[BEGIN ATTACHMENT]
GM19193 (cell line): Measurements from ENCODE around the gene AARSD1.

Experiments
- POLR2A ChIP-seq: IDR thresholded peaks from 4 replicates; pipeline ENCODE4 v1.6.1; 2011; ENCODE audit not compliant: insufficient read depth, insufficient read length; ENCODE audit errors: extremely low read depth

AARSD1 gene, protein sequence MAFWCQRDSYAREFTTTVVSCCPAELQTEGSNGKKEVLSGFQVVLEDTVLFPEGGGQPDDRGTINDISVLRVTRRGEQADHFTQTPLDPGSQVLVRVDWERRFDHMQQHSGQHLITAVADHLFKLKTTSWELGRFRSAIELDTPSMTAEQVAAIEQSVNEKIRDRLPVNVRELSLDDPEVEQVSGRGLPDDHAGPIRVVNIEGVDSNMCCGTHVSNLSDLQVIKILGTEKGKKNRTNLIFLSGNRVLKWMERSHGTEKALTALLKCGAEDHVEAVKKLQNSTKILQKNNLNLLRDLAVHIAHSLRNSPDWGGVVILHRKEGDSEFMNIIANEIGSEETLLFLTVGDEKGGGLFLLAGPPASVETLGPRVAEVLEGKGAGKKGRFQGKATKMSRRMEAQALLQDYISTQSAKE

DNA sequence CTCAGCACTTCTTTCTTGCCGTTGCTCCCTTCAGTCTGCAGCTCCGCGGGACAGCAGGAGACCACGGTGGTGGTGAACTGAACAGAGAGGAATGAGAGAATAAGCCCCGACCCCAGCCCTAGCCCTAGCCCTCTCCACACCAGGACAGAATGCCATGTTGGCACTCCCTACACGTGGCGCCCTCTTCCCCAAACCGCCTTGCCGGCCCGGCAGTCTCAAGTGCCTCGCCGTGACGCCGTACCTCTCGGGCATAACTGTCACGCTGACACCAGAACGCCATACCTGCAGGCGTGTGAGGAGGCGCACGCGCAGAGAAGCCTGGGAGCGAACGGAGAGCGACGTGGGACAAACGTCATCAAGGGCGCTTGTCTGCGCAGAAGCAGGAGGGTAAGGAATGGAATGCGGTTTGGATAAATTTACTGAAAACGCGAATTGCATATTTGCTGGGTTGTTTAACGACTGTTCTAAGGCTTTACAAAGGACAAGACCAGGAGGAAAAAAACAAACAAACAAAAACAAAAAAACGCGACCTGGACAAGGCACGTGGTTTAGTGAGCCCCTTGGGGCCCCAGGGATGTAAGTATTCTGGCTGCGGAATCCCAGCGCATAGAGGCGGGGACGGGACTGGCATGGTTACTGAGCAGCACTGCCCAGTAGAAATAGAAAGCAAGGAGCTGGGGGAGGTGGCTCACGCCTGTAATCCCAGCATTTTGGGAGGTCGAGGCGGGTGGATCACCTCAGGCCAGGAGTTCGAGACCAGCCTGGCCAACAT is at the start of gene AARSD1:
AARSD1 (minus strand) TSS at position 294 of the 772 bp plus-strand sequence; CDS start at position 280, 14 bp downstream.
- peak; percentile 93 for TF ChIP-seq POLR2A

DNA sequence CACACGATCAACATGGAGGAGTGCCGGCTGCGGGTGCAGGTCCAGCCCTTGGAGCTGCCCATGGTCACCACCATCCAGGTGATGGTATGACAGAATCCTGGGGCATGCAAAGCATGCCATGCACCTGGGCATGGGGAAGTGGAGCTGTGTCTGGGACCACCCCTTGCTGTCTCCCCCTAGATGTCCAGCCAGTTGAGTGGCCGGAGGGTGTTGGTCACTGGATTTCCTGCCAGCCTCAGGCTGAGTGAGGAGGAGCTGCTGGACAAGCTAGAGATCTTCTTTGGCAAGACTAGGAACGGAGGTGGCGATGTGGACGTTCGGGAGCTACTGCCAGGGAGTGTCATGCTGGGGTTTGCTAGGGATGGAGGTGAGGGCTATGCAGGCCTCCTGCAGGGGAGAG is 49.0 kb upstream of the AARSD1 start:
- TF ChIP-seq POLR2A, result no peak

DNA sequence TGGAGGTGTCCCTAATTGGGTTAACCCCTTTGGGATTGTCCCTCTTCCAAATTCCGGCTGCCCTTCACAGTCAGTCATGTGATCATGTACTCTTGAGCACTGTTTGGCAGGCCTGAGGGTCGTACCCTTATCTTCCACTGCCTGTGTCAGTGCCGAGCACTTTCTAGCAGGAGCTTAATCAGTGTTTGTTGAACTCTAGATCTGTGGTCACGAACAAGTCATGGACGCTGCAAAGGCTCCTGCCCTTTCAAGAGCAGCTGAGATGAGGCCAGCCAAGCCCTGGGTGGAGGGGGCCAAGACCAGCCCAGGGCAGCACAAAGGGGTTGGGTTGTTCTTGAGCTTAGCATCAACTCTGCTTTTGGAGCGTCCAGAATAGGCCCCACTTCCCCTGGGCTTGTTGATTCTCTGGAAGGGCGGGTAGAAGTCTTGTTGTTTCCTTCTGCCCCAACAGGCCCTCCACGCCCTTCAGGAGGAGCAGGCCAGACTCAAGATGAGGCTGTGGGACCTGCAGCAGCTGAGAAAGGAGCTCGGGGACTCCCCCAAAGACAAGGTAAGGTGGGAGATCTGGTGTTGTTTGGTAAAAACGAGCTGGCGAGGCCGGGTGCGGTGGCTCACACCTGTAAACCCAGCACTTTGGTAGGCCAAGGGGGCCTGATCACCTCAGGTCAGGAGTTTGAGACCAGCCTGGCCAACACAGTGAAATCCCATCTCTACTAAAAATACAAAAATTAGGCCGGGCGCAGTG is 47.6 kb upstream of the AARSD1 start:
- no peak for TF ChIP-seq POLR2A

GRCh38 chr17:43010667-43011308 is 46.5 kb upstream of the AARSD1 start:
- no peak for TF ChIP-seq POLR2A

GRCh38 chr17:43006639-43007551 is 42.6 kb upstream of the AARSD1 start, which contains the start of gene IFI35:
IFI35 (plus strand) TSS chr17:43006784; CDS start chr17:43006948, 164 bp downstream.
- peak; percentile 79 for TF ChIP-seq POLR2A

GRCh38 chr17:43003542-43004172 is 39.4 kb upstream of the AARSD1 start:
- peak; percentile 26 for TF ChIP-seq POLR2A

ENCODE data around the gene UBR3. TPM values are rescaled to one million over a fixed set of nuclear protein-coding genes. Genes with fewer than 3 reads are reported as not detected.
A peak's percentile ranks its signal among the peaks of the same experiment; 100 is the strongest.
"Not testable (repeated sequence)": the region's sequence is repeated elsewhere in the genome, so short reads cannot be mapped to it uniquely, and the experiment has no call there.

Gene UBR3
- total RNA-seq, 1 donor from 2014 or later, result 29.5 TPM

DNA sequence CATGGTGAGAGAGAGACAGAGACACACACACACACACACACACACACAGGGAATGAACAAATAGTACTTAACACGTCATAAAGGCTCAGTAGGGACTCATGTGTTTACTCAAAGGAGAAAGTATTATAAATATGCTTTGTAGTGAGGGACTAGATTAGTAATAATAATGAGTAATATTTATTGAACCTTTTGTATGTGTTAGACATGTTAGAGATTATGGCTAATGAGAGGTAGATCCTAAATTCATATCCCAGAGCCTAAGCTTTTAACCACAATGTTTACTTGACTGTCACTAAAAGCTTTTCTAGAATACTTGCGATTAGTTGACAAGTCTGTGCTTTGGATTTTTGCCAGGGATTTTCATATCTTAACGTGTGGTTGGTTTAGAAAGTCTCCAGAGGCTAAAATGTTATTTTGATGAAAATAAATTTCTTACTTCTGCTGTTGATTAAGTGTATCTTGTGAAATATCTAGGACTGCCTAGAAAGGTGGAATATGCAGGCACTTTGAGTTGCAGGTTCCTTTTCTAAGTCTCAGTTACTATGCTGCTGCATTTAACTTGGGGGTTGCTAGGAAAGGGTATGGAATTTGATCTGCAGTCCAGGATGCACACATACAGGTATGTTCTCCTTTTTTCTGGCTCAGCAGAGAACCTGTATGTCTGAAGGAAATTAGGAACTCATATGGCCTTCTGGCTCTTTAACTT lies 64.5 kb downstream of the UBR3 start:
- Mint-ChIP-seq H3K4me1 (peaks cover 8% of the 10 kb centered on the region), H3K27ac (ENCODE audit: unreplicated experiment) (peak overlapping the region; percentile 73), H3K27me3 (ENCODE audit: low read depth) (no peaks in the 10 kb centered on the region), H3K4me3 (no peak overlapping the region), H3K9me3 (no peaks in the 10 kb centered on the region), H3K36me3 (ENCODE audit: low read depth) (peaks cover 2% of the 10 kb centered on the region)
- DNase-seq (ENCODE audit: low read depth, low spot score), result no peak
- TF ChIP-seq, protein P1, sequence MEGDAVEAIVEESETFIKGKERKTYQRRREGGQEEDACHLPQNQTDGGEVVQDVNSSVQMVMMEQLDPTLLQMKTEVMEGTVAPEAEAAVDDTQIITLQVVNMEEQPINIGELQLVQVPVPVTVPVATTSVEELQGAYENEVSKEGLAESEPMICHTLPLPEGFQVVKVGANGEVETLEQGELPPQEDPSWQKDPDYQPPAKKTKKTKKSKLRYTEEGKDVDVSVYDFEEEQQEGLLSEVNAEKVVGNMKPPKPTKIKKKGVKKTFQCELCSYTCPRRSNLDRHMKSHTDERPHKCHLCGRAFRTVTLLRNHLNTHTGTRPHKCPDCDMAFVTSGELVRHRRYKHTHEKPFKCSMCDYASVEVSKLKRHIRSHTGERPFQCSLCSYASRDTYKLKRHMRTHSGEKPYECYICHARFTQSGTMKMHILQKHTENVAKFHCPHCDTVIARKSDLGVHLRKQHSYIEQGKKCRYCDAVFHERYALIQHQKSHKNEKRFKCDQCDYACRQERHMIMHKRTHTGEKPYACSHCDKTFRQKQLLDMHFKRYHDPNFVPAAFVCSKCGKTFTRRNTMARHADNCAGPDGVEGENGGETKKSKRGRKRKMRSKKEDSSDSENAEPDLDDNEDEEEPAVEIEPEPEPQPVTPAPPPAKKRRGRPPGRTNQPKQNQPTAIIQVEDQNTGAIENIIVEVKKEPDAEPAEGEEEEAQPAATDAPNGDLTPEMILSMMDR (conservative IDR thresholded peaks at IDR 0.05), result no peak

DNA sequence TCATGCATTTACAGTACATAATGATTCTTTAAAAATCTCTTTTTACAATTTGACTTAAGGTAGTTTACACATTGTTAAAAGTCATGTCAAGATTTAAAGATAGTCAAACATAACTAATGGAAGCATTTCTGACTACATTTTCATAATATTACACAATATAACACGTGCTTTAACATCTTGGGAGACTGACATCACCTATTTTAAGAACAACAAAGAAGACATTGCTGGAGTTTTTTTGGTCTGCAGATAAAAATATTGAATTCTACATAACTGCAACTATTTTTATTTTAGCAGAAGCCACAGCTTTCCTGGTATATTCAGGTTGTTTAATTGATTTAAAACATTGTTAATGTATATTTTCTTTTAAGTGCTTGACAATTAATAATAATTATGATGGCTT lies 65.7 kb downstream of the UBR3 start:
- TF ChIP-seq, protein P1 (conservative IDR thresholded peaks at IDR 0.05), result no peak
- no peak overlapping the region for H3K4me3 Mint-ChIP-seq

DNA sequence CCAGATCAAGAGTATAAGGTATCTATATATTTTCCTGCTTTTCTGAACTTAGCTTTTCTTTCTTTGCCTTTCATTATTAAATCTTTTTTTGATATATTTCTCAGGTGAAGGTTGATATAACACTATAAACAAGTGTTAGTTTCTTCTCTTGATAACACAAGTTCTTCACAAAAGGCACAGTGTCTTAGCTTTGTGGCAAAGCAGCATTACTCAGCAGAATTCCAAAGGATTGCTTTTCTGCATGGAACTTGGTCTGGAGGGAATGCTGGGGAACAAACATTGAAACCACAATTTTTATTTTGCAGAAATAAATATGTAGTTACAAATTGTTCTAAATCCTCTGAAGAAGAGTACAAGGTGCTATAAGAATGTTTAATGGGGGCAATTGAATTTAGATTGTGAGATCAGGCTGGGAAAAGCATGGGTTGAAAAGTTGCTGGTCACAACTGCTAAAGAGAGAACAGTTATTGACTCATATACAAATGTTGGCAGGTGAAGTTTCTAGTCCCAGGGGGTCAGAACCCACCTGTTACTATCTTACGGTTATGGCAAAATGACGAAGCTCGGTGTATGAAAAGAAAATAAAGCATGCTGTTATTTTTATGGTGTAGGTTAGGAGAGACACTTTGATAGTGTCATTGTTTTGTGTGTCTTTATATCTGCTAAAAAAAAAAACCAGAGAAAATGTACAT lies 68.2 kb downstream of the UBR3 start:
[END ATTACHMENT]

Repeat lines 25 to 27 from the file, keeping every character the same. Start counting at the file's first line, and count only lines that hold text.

- Mint-ChIP-seq H3K4me1 (peaks cover 8% of the 10 kb centered on the region), H3K27ac (ENCODE audit: unreplicated experiment) (peak overlapping the region; percentile 73), H3K27me3 (ENCODE audit: low read depth) (no peaks in the 10 kb centered on the region), H3K4me3 (no peak overlapping the region), H3K9me3 (no peaks in the 10 kb centered on the region), H3K36me3 (ENCODE audit: low read depth) (peaks cover 2% of the 10 kb centered on the region)
- DNase-seq (ENCODE audit: low read depth, low spot score), result no peak
- TF ChIP-seq, protein P1, sequence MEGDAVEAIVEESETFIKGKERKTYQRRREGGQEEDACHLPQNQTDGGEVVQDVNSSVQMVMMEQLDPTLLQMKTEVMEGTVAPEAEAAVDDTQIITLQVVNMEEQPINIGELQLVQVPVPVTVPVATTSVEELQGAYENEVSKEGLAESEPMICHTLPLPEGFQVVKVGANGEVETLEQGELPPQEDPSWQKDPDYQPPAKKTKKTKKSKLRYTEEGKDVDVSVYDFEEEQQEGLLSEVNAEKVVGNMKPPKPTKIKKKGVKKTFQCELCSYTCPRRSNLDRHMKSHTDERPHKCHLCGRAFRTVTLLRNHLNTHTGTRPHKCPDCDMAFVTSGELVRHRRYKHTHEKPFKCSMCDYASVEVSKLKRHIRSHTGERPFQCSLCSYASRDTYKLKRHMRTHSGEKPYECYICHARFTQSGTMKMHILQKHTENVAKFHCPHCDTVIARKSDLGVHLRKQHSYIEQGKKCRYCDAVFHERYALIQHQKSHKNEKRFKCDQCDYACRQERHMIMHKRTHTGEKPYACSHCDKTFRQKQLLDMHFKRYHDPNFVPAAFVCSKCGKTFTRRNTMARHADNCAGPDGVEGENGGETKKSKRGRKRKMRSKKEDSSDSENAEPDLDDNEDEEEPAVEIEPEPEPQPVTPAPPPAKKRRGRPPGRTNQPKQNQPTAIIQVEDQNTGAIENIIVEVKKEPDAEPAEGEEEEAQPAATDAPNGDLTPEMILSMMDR (conservative IDR thresholded peaks at IDR 0.05), result no peak